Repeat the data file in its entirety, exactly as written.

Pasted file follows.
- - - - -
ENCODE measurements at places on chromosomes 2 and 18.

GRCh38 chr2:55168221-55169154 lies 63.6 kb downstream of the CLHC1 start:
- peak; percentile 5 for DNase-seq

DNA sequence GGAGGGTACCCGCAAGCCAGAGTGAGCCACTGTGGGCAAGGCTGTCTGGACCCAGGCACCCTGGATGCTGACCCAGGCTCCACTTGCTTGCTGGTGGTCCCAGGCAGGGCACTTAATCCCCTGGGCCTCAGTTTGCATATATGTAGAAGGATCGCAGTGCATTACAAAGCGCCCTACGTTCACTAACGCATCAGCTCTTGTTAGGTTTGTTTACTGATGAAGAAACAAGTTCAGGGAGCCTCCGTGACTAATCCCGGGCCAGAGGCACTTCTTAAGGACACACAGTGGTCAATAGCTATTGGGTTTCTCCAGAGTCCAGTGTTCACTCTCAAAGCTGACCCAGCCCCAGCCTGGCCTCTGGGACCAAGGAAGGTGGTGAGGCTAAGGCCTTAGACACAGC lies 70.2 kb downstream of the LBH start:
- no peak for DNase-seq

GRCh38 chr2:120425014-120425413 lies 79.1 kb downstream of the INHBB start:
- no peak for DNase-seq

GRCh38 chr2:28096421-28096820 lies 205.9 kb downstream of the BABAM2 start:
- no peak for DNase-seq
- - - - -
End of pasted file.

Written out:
ENCODE measurements at places on chromosomes 2 and 18.

GRCh38 chr2:55168221-55169154 lies 63.6 kb downstream of the CLHC1 start:
- peak; percentile 5 for DNase-seq

DNA sequence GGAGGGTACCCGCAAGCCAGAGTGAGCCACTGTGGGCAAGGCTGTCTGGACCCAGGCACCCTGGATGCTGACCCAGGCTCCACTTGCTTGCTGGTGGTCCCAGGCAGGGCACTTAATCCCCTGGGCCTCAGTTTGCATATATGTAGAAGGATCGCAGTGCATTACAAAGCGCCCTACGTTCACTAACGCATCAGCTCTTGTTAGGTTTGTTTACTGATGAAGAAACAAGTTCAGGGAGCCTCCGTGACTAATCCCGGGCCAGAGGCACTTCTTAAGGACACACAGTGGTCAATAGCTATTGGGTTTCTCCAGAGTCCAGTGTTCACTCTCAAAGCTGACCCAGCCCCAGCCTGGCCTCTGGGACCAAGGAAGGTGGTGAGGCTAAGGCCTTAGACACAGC lies 70.2 kb downstream of the LBH start:
- no peak for DNase-seq

GRCh38 chr2:120425014-120425413 lies 79.1 kb downstream of the INHBB start:
- no peak for DNase-seq

GRCh38 chr2:28096421-28096820 lies 205.9 kb downstream of the BABAM2 start:
- no peak for DNase-seq